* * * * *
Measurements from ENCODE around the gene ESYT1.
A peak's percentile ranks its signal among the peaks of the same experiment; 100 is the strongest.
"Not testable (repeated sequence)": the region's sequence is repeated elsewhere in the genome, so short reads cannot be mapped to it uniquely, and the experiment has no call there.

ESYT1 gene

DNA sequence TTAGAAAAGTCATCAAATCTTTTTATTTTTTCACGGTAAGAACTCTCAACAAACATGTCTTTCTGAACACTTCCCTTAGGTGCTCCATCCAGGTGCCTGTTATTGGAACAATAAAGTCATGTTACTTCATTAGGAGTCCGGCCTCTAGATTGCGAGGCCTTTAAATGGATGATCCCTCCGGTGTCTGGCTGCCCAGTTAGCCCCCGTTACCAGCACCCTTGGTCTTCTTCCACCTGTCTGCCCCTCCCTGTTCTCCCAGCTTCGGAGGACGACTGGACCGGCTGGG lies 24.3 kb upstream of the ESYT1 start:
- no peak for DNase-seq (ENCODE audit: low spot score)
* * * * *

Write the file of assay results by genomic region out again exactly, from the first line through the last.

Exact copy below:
Measurements from ENCODE around the gene ESYT1.
A peak's percentile ranks its signal among the peaks of the same experiment; 100 is the strongest.
"Not testable (repeated sequence)": the region's sequence is repeated elsewhere in the genome, so short reads cannot be mapped to it uniquely, and the experiment has no call there.

ESYT1 gene

DNA sequence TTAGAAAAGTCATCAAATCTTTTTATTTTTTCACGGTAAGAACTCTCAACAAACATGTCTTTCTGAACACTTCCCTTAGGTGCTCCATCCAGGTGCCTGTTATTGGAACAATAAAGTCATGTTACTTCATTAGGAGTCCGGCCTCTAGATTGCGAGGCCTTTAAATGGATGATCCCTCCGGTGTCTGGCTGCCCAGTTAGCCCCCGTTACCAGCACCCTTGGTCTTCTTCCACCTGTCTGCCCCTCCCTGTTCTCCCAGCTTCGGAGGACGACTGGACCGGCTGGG lies 24.3 kb upstream of the ESYT1 start:
- no peak for DNase-seq (ENCODE audit: low spot score)